Last updated on April 12th, 2013 at 09:12 am
In my view these recent privacy injunctions, super ones or just plain vanilla, awarded to public figures serve no genuine purpose, make the people who defend them appear ridiculous, are anti-democratic, authoritarian, patronising and are manifestly contrary to freedom of information and expression. In short, they make the UK look like a joke of a country.
Judges seem to be ruling that a right to privacy trumps the right to freedom of expression which is contrary to both the form and spirit of the European Convention on Human Rights which details what are supposed to be a set of principles – nowhere does it indicate that freedom of speech can be compromised in any way. Ignoring perhaps France, other European states that have also enacted the same human rights legislation have not developed such a privacy law as a result. At the heart of these injunctions seems to be the judiciary’s keenness to decide what should be in the ‘public interest’.
How dare the state, whether it’s the government or the courts, tell me and others what is in our interest and determine what we are entitled to read or know about! There is no definitive way to determine what is in the public interest; it’s a completely subjective concept. Indeed, the fact that so many people want to read about the negative aspects of the private lives of public figures shows that their indiscretions are objectively in the public interest, especially when we would otherwise hold these people up as positive role models. It seems even more absurd when all public figures use their private lives to build their marketability, yet the courts are unlikely to rule against a celebrity publishing their wedding photos in Hello magazine. These injunctions appear to be a mechanism whereby, with the connivance of the courts, public figures who forego privacy when it suits them and in order to build their public persona, can pay money to hide inconvenient misdemeanors which would otherwise damage their brand.
The argument used by the few supporters of these injunctions that these privacy rulings are needed to protect the celebrity’s family seems completely defunct in that regardless of the injunction, whether through rumours or just checking the offending spouse’s phone, the wife or family of the person in question is highly likely to find out about the subject matter of the injunction. Indeed they might actually quite like to know the truth themselves. If those applying for injunctions cared so much about their families they wouldn’t be having affairs with ex big brother tarts for six months in the first place. If such injunctions weren’t possible, the only harm that would be done would be that the immediate parties involved would have to suffer the natural consequences of their actions. Instead, the rumors and guessing games that the injunctions naturally lead to have the effect of dragging many other innocent and unsuspecting people into the arena which only spreads the longer people are unable to know the actual identity of the person who took the injunction.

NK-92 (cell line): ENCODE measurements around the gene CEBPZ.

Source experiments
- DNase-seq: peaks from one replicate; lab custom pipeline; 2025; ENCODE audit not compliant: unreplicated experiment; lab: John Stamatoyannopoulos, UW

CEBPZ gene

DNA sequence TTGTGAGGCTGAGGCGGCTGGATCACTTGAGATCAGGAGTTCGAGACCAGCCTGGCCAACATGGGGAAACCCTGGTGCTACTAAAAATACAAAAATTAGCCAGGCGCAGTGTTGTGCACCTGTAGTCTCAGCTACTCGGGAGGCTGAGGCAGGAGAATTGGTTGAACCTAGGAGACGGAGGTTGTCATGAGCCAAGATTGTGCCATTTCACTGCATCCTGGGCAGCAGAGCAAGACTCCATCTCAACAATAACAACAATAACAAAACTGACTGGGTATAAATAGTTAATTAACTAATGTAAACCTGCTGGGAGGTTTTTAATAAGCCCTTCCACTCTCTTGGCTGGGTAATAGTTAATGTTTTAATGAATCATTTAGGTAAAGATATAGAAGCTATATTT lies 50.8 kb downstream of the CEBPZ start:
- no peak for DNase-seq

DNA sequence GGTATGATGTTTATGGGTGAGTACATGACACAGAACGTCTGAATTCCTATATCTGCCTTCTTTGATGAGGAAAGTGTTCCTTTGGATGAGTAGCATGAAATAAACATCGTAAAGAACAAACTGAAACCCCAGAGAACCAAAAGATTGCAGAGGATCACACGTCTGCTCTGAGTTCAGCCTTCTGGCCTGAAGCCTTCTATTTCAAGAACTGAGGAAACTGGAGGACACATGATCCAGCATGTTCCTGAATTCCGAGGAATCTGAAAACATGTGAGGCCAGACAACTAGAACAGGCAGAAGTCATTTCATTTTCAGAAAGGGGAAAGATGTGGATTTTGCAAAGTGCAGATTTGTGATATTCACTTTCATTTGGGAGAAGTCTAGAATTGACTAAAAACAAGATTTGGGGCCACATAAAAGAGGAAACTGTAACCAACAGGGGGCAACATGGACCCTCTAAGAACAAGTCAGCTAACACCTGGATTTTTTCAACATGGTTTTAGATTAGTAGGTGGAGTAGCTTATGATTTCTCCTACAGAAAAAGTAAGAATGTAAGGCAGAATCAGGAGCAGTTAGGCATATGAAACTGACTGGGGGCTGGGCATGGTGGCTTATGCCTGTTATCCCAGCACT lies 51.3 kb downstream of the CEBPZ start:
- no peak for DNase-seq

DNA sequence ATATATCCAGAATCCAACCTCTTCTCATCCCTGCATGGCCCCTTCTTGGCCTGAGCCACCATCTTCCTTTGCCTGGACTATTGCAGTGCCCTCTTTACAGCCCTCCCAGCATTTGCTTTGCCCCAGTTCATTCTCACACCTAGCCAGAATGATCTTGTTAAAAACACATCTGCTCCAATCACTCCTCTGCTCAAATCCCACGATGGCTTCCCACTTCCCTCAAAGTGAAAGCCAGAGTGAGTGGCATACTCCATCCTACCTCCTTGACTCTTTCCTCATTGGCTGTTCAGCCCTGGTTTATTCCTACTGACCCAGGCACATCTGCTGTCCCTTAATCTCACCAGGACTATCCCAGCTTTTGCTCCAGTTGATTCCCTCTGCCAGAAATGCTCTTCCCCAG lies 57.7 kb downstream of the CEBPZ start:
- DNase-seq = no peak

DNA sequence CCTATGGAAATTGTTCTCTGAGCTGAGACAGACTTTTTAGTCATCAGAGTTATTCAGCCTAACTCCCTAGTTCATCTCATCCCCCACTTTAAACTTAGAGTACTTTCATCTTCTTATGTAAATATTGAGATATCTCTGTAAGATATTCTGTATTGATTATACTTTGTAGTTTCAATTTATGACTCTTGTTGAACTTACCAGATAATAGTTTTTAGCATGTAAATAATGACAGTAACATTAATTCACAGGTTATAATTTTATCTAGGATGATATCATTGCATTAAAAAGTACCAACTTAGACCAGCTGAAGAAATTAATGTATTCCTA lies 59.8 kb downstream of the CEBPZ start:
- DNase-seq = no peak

It seems remarkably unjust that the identity of the applicant is protected by the courts, whereas Imogen Thomas can have her reputation trashed but not allowed to do or say anything to ameliorate her situation or to defend her name (whether this would improve things for her is another matter). Although in the case of Imogen Thomas no doubt she is also glad of the new Nuts and Zoo magazine shoots she’ll get as a result of all the extra publicity.
Another problematic issue with the injunctions is that they are a form of ‘justice’ only available to the rich who can afford the enormous sums involved. I can’t quite see my local county court entertaining the idea of granting an injunction to Jim Smith to stop the village gossip mongers from divulging salacious or scandalous details of his private life. The amount of these cases that the publicly funded courts are dealing with seems to be a complete waste of both their time and taxpayers’ money. The cretinous law firm representing the particular footballer (and others) should also be named and shamed, while the footballer in question will no doubt be booed every time he touches the ball in future matches if he continues his action against twitter. The advice he’s being given by his legal advisers seems to be the equivalent of them handing him a pistol and telling him to continue to shoot himself in the foot. I look forward to some interesting chants from the terraces next season!
Furthermore, twitter has shown that these injunctions are unworkable in a digital age where everyone is now a publisher. The democratic crowd can voice their unanimous disapproval knowing that there is no practical way that the state or the premiership footballer can prosecute or sue them. The digital crowd also feel emboldened by the perceived injustice and dangerous precedent set by a law made up by a couple of senile unelected judges which would never be enacted by any democratic process.
Finally, it is timely that the ‘rutting chimpanzee’ former head of the IMF Dominique Strauss-Kahn should also be in the news. No doubt he would have applied for an injunction if he had ‘tried it on’ (or whatever he is alleged to have done) with a chamber maid in a west London hotel. If he is proved to be a serial pest and guilty of the criminal offence he is tried for, then given the French media’s willingness to ‘respect his privacy’ over the years this is a clear example of what happens when public figures and their private lives are not freely held to account by the media.